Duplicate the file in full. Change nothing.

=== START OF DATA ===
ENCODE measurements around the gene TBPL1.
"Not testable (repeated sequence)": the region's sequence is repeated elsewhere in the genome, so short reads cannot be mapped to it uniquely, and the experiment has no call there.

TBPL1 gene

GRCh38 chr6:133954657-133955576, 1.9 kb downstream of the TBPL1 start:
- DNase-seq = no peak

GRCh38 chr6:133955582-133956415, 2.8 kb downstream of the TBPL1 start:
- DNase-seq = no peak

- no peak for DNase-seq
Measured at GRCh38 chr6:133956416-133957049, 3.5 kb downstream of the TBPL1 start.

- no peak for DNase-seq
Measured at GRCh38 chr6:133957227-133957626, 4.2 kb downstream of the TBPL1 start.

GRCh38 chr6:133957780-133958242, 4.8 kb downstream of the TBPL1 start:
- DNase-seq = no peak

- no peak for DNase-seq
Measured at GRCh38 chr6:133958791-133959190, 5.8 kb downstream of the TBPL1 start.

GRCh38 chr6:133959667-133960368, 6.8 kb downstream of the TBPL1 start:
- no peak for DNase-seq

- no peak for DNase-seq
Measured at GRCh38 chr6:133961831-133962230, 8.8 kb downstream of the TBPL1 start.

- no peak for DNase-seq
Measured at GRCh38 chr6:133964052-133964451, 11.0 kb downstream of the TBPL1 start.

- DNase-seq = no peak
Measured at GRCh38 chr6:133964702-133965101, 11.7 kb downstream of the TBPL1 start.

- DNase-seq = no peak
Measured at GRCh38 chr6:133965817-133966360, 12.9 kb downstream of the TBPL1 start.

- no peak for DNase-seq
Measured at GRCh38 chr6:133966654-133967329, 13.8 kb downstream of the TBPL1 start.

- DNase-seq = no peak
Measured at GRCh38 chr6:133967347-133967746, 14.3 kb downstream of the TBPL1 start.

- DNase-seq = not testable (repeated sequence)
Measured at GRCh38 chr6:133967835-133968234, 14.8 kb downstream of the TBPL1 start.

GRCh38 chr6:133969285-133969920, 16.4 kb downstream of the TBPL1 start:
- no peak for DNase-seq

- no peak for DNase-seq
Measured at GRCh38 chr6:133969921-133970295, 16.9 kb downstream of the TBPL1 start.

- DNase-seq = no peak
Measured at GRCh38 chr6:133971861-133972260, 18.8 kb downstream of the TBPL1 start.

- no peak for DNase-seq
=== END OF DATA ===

ENCODE measurements around the gene TBPL1.
"Not testable (repeated sequence)": the region's sequence is repeated elsewhere in the genome, so short reads cannot be mapped to it uniquely, and the experiment has no call there.

TBPL1 gene

GRCh38 chr6:133954657-133955576, 1.9 kb downstream of the TBPL1 start:
- DNase-seq = no peak

GRCh38 chr6:133955582-133956415, 2.8 kb downstream of the TBPL1 start:
- DNase-seq = no peak

- no peak for DNase-seq
Measured at GRCh38 chr6:133956416-133957049, 3.5 kb downstream of the TBPL1 start.

- no peak for DNase-seq
Measured at GRCh38 chr6:133957227-133957626, 4.2 kb downstream of the TBPL1 start.

GRCh38 chr6:133957780-133958242, 4.8 kb downstream of the TBPL1 start:
- DNase-seq = no peak

- no peak for DNase-seq
Measured at GRCh38 chr6:133958791-133959190, 5.8 kb downstream of the TBPL1 start.

GRCh38 chr6:133959667-133960368, 6.8 kb downstream of the TBPL1 start:
- no peak for DNase-seq

- no peak for DNase-seq
Measured at GRCh38 chr6:133961831-133962230, 8.8 kb downstream of the TBPL1 start.

- no peak for DNase-seq
Measured at GRCh38 chr6:133964052-133964451, 11.0 kb downstream of the TBPL1 start.

- DNase-seq = no peak
Measured at GRCh38 chr6:133964702-133965101, 11.7 kb downstream of the TBPL1 start.

- DNase-seq = no peak
Measured at GRCh38 chr6:133965817-133966360, 12.9 kb downstream of the TBPL1 start.

- no peak for DNase-seq
Measured at GRCh38 chr6:133966654-133967329, 13.8 kb downstream of the TBPL1 start.

- DNase-seq = no peak
Measured at GRCh38 chr6:133967347-133967746, 14.3 kb downstream of the TBPL1 start.

- DNase-seq = not testable (repeated sequence)
Measured at GRCh38 chr6:133967835-133968234, 14.8 kb downstream of the TBPL1 start.

GRCh38 chr6:133969285-133969920, 16.4 kb downstream of the TBPL1 start:
- no peak for DNase-seq

- no peak for DNase-seq
Measured at GRCh38 chr6:133969921-133970295, 16.9 kb downstream of the TBPL1 start.

- DNase-seq = no peak
Measured at GRCh38 chr6:133971861-133972260, 18.8 kb downstream of the TBPL1 start.

- no peak for DNase-seq